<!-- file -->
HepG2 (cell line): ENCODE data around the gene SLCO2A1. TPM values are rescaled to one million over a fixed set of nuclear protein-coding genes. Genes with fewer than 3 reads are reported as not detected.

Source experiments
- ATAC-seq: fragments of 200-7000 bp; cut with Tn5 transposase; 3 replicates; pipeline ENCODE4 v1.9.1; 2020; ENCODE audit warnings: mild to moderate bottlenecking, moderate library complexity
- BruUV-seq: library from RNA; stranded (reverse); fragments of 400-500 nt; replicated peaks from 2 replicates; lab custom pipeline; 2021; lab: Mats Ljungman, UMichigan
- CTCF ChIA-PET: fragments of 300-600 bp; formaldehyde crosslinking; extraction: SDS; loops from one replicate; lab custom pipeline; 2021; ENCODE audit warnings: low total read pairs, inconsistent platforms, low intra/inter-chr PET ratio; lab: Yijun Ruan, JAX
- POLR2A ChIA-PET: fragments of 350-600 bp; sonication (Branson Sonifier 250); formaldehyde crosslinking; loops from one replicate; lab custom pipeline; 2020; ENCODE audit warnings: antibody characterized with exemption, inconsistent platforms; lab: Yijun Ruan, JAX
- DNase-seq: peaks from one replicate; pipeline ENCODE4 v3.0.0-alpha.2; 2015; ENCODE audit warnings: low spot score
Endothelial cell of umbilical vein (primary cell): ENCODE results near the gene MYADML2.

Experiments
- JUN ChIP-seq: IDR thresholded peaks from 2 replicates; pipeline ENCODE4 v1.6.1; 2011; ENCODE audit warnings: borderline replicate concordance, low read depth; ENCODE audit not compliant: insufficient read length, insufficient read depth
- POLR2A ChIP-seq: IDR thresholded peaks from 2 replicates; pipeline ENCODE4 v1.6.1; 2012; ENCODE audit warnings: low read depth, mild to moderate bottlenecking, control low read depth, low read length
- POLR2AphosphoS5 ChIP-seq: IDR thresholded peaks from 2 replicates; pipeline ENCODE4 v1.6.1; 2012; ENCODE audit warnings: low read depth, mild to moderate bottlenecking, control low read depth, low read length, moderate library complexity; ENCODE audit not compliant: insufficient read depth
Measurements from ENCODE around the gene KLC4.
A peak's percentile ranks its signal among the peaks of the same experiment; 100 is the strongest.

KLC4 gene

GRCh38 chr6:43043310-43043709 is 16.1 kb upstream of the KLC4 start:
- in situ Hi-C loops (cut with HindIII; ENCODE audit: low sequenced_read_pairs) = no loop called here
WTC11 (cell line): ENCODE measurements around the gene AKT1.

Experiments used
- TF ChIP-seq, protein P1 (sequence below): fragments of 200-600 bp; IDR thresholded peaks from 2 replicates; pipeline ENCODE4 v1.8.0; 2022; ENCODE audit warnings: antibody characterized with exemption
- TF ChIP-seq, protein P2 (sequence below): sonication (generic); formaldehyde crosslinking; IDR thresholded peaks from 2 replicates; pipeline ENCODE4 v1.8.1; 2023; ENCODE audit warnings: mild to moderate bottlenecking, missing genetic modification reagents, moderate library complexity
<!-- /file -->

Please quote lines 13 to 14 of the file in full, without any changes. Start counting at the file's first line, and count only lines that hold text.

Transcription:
Measurements from ENCODE around the gene KLC4.
A peak's percentile ranks its signal among the peaks of the same experiment; 100 is the strongest.